The twentieth century is remarkable for bloodshed and lives lost through the madness of men. Stalin and Mao created environmental ruin and starved around 40 million individuals. The Black Book of Communism details another 70 million lives lost through the action of Soviet “cooperatives,” all in peacetime. World War I and the later monomania of Hitler and his financiers pushed nearly another 100 million out of this world. Then, in the past 40 years, due in part to American and European environmental policy, over fifty million people died from malaria.
Exploding populations post-World War II caused Paul Ehrlich to write in his book Population Bomb, “The battle to feed all of humanity is over.” Ehrlich warned that only government action to force curbs on population would prevent massive destruction of the environment, and hundreds of millions dead.
Let us turn from such horrors to think on heroes.
There is no greater hero of the last century than Norman Borlaug. It is arguable that he saved over a billion people. He is one of just a handful of people to have won the Nobel Peace Prize, the Presidential Medal of Freedom and the Congressional Gold Medal. He was also awarded the Padma Vibhushan, India’s second highest civilian honor.
Norman Borlaug was born in Iowa on March 25, 1914. The child of a farmer, Borlaug became an academic, receiving a Ph.D. in plant pathology and genetics in 1942 from the University of Minnesota.
Borlaug was, like his fellow academic Paul Ehrlich, troubled about potential famines due to burgeoning human populations. But unlike Ehrlich he did something positive about it. He set to work with his training to develop genetically modified high-yield rice and corn.
Borlaug’s work ignited the “Green Revolution,” leading to development of hybrid grains capable of handling varying climates and prevailing diseases, all while increasing crop yields over 700 percent compared to yields from agricultural techniques of 90 years ago.
Borlaug’s high-yield agricultural know-how prevented massive global deforestation as desperate people needed less land for food. Also, population growth dropped in every developing nation which applied his techniques, and education gained importance relative to muscle capacity.
One might be pardoned for imagining environmentalists would be grateful. Borlaug faced nothing but insults and criticisms for his efforts. Now more than ever in the affluent West there are efforts to demonize Borlaug’s methods in favor of so-called “organic” farming.
A story in Forbes Magazine is illustrative: “When Borlaug attempted to extend The Green Revolution to Africa in the 1980s, environmental lobbyists unified to stop him. Arguing that Borlaug’s farming methods would despoil the continent’s environment, they successfully persuaded the World Bank and the Ford Foundation to pull back almost all of their funding for Borlaug’s efforts. Even the Rockefeller Foundation, which had originally funded Borlaug’s wheat research in Mexico, withdrew monetary support.”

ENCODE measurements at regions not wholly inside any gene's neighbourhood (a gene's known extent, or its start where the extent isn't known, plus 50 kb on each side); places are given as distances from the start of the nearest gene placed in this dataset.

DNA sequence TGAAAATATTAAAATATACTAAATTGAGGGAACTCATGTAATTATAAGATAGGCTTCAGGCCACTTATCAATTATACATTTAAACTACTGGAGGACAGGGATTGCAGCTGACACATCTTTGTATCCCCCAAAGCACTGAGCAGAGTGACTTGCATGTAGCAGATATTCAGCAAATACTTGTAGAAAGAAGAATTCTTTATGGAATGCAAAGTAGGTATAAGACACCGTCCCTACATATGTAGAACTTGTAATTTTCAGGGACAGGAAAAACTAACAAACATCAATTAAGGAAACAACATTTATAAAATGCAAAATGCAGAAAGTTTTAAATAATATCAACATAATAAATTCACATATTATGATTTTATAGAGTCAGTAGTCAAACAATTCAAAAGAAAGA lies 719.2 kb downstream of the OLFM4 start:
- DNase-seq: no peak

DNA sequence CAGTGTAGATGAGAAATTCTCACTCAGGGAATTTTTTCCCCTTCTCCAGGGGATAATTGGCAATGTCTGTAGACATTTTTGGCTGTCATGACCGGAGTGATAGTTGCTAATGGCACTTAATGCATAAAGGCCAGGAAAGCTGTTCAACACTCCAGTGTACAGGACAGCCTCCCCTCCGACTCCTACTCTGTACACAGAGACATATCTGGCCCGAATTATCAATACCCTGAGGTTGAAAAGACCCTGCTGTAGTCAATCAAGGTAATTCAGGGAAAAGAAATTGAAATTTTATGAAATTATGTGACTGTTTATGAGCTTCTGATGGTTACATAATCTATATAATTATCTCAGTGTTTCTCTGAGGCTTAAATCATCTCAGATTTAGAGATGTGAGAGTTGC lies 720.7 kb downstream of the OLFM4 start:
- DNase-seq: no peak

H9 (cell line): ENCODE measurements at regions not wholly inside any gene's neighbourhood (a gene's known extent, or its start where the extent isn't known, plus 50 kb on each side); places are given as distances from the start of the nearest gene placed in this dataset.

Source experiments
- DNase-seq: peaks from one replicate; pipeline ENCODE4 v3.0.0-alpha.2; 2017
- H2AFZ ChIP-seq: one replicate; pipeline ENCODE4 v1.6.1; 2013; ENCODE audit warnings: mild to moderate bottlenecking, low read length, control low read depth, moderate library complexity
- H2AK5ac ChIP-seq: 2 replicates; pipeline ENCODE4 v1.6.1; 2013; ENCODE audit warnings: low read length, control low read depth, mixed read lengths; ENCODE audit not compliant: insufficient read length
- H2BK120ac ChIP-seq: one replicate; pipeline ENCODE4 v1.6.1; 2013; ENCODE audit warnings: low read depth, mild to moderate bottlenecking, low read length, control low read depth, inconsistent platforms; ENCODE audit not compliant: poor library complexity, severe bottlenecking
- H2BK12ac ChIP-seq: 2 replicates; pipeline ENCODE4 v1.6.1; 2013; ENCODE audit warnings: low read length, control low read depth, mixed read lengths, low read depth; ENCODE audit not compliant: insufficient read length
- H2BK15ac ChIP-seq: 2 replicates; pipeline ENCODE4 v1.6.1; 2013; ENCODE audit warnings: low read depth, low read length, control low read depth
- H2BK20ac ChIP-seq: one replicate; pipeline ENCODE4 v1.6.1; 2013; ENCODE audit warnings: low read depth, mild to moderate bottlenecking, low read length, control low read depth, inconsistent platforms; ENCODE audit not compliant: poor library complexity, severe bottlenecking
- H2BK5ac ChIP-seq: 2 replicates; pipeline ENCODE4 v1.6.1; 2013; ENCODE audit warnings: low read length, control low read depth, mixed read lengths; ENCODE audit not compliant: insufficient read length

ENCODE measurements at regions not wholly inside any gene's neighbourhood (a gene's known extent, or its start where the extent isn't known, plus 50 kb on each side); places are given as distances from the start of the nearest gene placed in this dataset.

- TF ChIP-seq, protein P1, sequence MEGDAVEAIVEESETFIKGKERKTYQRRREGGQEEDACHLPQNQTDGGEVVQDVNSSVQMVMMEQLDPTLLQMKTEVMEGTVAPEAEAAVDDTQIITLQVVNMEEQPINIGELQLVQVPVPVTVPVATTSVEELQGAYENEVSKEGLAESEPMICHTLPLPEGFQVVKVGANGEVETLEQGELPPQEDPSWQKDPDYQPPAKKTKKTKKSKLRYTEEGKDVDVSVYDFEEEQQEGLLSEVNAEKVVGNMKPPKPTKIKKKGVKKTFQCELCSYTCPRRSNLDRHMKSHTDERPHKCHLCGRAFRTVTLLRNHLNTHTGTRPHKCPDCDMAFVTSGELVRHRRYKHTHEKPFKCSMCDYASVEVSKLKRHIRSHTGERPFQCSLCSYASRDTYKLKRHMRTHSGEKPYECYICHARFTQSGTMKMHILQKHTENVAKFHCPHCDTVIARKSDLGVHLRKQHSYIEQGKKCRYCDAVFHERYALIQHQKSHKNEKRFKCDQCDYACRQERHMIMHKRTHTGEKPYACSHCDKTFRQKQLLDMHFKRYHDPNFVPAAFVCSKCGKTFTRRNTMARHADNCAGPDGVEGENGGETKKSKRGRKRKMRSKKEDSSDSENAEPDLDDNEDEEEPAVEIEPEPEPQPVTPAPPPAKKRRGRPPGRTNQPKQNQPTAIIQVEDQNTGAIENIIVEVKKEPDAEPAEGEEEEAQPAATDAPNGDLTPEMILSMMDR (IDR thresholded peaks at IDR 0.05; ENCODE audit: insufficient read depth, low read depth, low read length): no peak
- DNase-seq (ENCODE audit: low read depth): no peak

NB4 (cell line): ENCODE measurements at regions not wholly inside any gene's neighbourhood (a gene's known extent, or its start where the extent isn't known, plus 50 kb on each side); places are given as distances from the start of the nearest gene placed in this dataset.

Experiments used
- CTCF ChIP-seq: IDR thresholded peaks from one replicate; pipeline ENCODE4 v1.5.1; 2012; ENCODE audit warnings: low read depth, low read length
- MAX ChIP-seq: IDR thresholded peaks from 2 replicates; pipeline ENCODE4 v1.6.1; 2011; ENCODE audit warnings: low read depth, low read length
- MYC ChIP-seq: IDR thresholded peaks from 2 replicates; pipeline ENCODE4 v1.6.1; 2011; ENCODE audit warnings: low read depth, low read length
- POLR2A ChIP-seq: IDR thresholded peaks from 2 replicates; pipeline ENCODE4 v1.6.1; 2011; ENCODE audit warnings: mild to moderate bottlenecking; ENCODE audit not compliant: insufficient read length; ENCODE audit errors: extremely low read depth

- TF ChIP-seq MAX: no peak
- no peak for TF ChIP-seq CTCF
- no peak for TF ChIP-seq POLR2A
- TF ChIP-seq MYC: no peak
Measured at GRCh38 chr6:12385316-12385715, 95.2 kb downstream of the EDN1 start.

It seems for much of the environmental movement, famine is a feature, not a bug.
Paul Ehrlich showed the underbelly of the green movement when he wrote in 1970 in The Population Bomb: “A cancer is an uncontrolled multiplication of cells; the population explosion is an uncontrolled multiplication of people. We must shift our efforts from treatment of the symptoms to the cutting out of the cancer.” Ehrlich and John Holdren — President Obama’s science ‘czar’ — wrote in favor of forced abortions to rein in those who ‘overproduce’ children.
Unlike Ehrlich’s efforts, the work of Borlaug shows he actually liked humans; he saved so many. Precisely for that reason environmentalists love to hate him.
In an interview with The Atlantic magazine almost two decades ago, he said, “Some of the environmental lobbyists of the Western nations are the salt of the earth, but many of them are elitists. They’ve never experienced the physical sensation of hunger. They do their lobbying from comfortable office suites in Washington or Brussels. If they lived just one month amid the misery of the developing world, as I have for 50 years, they’d be crying out for tractors and fertilizer and irrigation canals and be outraged that fashionable elitists back home were trying to deny them these things.”
Norman Borlaug died in 2009. But his legacy lives. While environmentalists seek to cut populations by draconian means Borlaug fed the hungry. His life should be remembered and celebrated — which is why the Cornwall Alliance for the Stewardship of Creation schedules its annual Day of Prayer for the Environment and the Poor on his birthday, March 25.
We should not just think about loving our neighbors but allow them access to technology that will keep them alive. As Borlaug wrote
I now say that the world has the technology — either available or well advanced in the research pipeline — to feed on a sustainable basis a population of 10 billion people. The more pertinent question today is whether farmers and ranchers will be permitted to use this new technology? While the affluent nations can certainly afford to adopt ultra low-risk positions, and pay more for food produced by the so-called ‘organic’ methods, the one billion chronically undernourished people of the low income, food-deficit nations cannot.
Borlaug predicted, “If the naysayers do manage to stop agricultural biotechnology, they might actually precipitate the famines and the crisis of global biodiversity they have been predicting for nearly 40 years.”